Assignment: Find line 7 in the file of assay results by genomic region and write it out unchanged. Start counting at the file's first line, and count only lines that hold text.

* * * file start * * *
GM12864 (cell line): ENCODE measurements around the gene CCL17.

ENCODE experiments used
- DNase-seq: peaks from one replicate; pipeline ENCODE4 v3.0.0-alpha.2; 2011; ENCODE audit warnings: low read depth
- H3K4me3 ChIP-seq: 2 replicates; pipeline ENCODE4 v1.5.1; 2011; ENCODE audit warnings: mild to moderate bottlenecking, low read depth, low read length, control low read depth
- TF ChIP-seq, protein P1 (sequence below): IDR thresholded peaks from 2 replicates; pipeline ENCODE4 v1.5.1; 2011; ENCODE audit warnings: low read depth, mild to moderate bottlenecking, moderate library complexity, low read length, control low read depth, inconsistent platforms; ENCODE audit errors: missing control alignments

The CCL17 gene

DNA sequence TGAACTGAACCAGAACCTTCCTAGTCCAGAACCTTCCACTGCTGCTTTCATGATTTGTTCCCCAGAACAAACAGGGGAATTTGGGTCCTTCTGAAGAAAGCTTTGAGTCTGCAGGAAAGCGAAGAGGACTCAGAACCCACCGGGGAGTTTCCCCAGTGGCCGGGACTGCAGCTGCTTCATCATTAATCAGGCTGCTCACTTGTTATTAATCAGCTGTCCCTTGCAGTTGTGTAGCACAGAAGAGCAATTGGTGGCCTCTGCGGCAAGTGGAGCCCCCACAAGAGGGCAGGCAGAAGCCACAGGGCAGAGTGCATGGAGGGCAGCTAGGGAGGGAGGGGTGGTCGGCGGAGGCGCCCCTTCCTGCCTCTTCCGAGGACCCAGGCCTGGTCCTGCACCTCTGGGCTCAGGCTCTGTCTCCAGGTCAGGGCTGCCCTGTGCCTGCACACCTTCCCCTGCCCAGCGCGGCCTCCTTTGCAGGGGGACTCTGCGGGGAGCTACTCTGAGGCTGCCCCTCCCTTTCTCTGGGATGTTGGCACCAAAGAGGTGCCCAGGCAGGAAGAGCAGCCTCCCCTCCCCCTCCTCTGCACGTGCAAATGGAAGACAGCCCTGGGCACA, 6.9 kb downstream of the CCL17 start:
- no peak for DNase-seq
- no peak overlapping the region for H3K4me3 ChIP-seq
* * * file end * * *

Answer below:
DNA sequence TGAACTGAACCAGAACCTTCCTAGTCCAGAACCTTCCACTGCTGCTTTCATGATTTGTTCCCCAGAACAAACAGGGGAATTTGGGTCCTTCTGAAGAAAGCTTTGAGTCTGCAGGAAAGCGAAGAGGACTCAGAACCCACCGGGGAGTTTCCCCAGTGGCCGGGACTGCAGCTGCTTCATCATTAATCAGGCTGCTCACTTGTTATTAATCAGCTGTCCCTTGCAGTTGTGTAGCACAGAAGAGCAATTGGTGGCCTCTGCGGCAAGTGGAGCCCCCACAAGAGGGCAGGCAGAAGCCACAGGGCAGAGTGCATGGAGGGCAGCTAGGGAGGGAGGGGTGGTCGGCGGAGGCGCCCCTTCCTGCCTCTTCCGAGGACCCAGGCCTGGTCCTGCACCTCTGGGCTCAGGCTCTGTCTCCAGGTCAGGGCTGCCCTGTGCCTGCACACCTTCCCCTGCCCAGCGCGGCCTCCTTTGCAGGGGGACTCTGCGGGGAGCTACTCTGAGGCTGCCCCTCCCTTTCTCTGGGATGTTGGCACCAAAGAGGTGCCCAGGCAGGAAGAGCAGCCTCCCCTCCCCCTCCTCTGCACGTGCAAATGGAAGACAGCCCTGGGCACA, 6.9 kb downstream of the CCL17 start: